Around 10 pm the anesthesiologist arrived to put in the epidural. I was prepped, in position sitting on the side of the bed,with my back beta-dined and ready. A contraction started. I asked him to wait. "No, this is the best time to put in an epidural, during a contraction," he said. I was doubtful. Next the pitocin drip to try to strengthen the contractions. Around 3:30 a.m. Dr. H came in and said imac had still not dropped and that I was only 4 cm and not effaced. He recommended a C-section, to be performed by his partner when she arrived at the hospital after a full night of sleep. Imac was delivered at 8:38 a.m. At this point I had decided to retract my earlier decision to have two children. One would be just fine.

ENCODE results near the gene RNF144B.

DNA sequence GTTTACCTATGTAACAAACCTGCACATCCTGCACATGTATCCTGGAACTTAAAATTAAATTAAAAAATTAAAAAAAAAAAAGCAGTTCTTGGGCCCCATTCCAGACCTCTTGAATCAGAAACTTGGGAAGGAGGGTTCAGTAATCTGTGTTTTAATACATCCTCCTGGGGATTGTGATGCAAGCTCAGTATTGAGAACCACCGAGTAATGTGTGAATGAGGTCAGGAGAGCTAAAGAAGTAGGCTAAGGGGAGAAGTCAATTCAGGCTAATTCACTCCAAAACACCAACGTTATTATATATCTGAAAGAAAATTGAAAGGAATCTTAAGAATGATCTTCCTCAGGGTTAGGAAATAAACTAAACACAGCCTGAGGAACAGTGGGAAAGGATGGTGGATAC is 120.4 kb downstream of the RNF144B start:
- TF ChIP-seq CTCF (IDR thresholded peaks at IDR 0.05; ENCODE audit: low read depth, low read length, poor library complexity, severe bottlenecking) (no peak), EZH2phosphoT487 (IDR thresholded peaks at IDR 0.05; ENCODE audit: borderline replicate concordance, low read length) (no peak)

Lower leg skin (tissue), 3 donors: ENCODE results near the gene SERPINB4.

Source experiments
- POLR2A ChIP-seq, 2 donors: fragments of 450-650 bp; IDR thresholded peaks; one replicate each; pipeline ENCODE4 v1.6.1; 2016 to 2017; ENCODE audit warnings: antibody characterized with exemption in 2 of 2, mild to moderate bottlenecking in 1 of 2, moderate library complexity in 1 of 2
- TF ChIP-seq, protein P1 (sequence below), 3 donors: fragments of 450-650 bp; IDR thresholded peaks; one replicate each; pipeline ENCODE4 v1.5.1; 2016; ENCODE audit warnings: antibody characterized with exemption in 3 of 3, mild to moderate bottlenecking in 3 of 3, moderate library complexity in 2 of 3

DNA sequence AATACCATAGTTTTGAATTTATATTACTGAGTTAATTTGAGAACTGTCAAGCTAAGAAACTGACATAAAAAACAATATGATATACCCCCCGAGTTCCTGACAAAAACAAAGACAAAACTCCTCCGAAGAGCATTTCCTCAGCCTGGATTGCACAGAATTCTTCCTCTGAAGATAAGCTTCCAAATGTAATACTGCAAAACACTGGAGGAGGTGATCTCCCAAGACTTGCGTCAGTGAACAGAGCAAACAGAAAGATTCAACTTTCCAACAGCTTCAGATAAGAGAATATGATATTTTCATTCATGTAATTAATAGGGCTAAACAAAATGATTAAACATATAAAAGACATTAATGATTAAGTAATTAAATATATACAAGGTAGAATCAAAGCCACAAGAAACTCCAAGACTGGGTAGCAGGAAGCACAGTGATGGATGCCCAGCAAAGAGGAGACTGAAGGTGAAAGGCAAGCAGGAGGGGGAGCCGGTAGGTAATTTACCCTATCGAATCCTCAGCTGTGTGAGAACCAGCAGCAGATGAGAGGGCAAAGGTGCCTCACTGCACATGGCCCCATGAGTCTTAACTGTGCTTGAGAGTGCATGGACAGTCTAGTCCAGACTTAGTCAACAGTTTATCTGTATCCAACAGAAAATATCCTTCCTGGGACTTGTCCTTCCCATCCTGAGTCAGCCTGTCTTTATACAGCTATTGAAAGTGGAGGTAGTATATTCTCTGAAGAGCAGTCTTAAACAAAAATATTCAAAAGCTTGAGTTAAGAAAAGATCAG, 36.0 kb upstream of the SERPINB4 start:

At home I took everything too seriously. I couldn't watch the news or the television show ER or anything which might include bad outcomes or danger. I was stunned by the responsibility of this one baby, this one baby that I would leave at home to go back to work in 5 weeks. Melanoma Man ran the show for the first month, during which I was totally irrational. He had baby care down in a week. Thoughts of melanoma returned. I remembered a patient I'd had, showing up 5 years out from her first melanoma with a tumor in her jaw. I thought maybe I could manage raising one child by myself, but certainly not two. Twenty years as a litagator, he won that argument, as he has won most. I finally fessed up to Melanoma Man just last week, once our two children ages 10 and 12 were in bed: "you know the real reason I didn't want to have two kids was my fear of the melanoma coming back and me doing this on my own. Now I can't imagine imac without Butter or Butter without imac."